organizational performance

3 Ways HR Leaders Can Address Poor Organizational Performance

By Baili Bigham

As much as we like to focus on optimizing performance, the fact is that issues are inevitable, and sometimes performance dips. How we handle challenges is crucial to any relationship, especially within the workplace. And often, it’s up to HR leaders to assess and address these issues. 

So, what do you do when you notice your organization isn’t performing as it should be? Here are three tips you can use to help turn things around before it’s too late. 

1. Uncover the why

Before you can address any problem, you have to understand what it is. Poor performance is often the result of another underlying issue. Is your workforce burnt out? Has there been a recent leadership change or shift in priorities? Are market forces beyond your company impacting your clients’ businesses? Each of these situations can lead to poor performance, but each requires a different response.

To properly understand what’s causing the lull, you need to actively seek out honest employee feedback

In addition to being proactive and asking the right questions, there are two other steps you can take to promote open, honest communication. First, be sure you’re creating a psychologically safe work environment where team members aren’t afraid their input will get them in trouble. And secondly, it’s important you respond to the feedback you’re given. Even when you can’t fulfill a request or directly address a complaint, making sure your team members feel seen and heard will encourage them to be open in the long run.

2. Give your managers the right type of support

Our CEO and co-founder David Hassel likes to say that “Managers are the lynchpin of any organization’s success.” Managers’ performance creates a ripple effect throughout an entire organization. So when performance is slower than usual, it may be time to check in with your lynchpins.

Make sure your managers are getting the resources they need to manage their teams effectively and solicit their input on where performance issues may be stemming from–especially during reviews. Most managers have never received management training. This means that despite being tasked with year-end reviews, they’ve never been trained on how to conduct them.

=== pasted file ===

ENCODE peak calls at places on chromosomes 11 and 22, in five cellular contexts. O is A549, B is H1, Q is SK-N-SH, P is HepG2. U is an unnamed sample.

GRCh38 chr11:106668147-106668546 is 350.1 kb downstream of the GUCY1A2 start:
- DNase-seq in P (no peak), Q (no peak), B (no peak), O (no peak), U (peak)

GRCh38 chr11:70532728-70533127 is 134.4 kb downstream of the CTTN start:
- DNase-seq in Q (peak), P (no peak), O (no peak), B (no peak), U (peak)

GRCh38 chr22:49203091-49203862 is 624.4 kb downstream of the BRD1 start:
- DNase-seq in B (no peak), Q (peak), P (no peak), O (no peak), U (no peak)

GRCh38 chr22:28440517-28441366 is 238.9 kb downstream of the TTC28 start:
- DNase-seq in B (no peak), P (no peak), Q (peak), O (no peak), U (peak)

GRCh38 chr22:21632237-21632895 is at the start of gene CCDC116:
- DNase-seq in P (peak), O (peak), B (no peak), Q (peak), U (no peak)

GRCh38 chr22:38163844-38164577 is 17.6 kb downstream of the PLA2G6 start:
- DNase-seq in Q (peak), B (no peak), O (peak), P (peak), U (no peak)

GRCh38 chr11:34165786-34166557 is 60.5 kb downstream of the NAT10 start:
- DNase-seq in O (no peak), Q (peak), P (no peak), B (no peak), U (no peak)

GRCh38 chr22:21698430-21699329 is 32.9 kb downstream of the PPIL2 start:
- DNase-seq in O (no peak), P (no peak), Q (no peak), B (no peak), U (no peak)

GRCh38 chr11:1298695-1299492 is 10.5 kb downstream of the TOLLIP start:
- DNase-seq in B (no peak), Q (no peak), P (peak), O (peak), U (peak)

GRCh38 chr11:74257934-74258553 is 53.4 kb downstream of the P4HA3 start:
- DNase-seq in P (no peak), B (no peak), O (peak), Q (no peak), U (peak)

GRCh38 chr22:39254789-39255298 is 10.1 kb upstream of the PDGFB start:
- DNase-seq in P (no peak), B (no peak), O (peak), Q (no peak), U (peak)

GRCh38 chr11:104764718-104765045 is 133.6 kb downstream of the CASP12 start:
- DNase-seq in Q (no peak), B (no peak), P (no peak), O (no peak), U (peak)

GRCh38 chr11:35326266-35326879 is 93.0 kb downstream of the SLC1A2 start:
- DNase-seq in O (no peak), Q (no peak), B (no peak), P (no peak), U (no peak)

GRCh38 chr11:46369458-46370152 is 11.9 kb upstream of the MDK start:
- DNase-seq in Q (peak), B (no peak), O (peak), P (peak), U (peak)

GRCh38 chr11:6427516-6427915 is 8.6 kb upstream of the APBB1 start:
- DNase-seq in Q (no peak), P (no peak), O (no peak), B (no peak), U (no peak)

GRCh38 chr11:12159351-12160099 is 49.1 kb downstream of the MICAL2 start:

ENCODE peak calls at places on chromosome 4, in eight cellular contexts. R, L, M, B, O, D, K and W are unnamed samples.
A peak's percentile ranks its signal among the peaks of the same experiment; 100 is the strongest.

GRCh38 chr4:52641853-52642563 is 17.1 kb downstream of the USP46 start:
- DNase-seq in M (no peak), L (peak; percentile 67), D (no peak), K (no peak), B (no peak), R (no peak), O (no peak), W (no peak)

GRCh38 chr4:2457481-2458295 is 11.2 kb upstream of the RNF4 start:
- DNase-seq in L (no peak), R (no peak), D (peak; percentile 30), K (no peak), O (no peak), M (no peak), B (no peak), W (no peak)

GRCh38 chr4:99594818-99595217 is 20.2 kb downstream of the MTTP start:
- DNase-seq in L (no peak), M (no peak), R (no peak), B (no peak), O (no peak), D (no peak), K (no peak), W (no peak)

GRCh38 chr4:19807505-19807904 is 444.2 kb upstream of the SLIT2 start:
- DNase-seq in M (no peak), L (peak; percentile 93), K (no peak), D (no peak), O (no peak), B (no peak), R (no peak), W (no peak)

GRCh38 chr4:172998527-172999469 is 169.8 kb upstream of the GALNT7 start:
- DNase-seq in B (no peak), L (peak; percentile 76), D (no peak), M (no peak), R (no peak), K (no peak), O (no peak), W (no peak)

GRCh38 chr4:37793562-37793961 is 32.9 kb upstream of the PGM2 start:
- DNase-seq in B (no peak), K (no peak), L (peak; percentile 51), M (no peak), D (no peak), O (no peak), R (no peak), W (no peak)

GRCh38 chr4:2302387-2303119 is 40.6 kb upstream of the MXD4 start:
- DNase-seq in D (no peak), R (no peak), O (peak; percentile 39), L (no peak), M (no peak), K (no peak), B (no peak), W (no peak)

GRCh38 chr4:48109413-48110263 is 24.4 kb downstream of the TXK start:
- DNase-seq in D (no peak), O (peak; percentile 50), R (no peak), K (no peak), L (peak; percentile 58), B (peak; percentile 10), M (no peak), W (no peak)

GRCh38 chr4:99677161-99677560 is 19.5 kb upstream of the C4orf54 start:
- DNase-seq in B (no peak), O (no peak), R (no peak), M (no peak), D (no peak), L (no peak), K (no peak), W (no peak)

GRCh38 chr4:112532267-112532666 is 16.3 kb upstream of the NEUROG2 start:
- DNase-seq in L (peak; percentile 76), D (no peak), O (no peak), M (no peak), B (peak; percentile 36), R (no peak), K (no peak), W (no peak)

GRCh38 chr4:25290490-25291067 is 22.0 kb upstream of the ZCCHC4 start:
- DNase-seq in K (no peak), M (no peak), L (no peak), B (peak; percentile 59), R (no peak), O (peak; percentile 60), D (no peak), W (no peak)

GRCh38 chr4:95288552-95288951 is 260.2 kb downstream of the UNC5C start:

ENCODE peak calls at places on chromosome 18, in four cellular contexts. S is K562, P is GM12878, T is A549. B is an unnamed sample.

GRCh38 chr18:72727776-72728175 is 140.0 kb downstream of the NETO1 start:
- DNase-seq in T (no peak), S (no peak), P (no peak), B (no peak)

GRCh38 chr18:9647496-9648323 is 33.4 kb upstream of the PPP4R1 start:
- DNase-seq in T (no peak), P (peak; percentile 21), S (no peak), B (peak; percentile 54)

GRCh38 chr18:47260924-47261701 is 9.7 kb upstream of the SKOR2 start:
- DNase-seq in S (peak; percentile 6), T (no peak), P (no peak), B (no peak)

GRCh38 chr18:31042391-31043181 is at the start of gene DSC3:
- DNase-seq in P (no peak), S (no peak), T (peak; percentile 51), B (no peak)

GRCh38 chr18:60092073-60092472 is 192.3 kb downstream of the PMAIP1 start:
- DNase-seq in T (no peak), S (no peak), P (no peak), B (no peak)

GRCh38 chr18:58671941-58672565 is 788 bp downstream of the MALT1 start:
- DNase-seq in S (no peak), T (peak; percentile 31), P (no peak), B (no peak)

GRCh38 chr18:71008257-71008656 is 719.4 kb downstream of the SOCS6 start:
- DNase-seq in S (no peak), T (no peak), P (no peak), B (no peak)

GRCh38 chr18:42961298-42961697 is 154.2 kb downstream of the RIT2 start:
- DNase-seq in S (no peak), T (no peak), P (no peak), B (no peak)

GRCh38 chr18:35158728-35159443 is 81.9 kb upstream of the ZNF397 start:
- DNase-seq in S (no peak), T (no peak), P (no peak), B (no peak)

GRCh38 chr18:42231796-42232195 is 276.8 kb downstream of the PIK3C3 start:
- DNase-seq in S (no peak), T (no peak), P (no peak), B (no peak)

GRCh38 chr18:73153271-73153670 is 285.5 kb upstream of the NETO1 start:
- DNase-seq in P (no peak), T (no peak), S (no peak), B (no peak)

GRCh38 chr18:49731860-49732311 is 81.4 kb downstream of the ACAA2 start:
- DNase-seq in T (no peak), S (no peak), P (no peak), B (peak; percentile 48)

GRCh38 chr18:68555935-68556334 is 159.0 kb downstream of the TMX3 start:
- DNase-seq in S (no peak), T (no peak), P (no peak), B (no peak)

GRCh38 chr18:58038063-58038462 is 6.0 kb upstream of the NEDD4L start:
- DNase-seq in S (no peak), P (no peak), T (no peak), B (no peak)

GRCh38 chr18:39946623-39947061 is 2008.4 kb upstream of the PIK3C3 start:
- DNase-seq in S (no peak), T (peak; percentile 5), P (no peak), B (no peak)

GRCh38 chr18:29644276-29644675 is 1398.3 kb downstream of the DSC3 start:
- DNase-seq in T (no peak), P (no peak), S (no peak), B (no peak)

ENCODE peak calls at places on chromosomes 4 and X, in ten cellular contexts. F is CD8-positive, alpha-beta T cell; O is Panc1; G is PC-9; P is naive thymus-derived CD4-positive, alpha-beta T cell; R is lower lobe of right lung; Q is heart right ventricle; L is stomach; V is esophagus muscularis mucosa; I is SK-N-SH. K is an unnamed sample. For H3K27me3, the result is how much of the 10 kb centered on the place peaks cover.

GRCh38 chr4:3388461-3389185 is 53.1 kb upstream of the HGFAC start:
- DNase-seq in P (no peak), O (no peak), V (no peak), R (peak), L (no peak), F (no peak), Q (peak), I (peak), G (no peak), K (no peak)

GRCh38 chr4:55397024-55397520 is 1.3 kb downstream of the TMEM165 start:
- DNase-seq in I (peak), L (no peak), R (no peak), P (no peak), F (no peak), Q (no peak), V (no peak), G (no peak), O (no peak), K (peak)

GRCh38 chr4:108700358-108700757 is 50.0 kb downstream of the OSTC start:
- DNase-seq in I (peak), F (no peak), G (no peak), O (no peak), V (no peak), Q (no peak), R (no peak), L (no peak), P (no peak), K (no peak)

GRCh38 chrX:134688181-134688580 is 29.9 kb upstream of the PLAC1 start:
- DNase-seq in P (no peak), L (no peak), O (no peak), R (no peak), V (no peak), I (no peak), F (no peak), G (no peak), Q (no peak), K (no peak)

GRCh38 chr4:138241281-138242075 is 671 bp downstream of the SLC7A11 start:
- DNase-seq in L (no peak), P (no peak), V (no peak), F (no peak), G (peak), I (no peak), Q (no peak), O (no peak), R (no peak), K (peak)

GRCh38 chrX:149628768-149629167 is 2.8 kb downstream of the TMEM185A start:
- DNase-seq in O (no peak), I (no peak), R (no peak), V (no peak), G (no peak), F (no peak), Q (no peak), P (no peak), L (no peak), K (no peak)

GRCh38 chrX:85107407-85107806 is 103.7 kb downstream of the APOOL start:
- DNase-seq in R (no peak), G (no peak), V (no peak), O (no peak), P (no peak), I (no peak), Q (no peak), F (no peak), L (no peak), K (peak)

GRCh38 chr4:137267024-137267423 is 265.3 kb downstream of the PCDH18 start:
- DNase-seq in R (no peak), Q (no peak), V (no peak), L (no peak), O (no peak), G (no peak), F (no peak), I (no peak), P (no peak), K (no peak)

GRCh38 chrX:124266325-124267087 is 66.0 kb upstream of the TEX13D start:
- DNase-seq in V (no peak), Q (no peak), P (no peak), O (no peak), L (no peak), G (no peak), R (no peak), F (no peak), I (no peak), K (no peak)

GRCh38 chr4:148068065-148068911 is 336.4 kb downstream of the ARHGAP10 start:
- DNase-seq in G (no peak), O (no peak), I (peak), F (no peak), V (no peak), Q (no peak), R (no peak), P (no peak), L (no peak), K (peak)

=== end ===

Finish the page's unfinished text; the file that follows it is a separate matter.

Providing managers with a seamless structure for conducting effective performance reviews will offer more value than just surfacing what employees are thinking; they can help managers identify what behaviors are driving performance and uncover areas of opportunity. The end result will be employees and companies that cross the finish line together.

3. Make employee engagement a strategic business initiative

The lines between work and home were blurring well before 2020. And as such, we’ve seen an increased focus on the employee experience, with more and more studies highlighting the value of taking care of your people. 

One study showed that engaged employees are 43% more productive and generated $72,000 more than non-engaged employees. And according to Gallup, engaged employees are 45% more adaptable to change

Now that most of us are working remotely, and unable to separate work from home, it’s more important than ever that to proactively make your team feel connected and supported. Investing in effective, ongoing employee engagement, such as wellness programs, flexible work hours, and professional development, is a thoughtful approach when it comes to organizational performance. 

Challenges are inevitable. How leadership responds to them goes a long way in reinforcing the company’s values and building its culture. HR is uniquely positioned to address organizational performance in a way that promotes long-term, positive outcomes for both the business and the employees.

Baili Bigham is the Content Manager at 15Five, continuous performance management software that includes weekly check-ins, OKR tracking, peer recognition, 1-on-1s, and 360° reviews. When Baili isn’t writing, you can find her binge-reading a new book or strategizing ways to pet every dog in San Francisco. 

Image credit: Shutterstock


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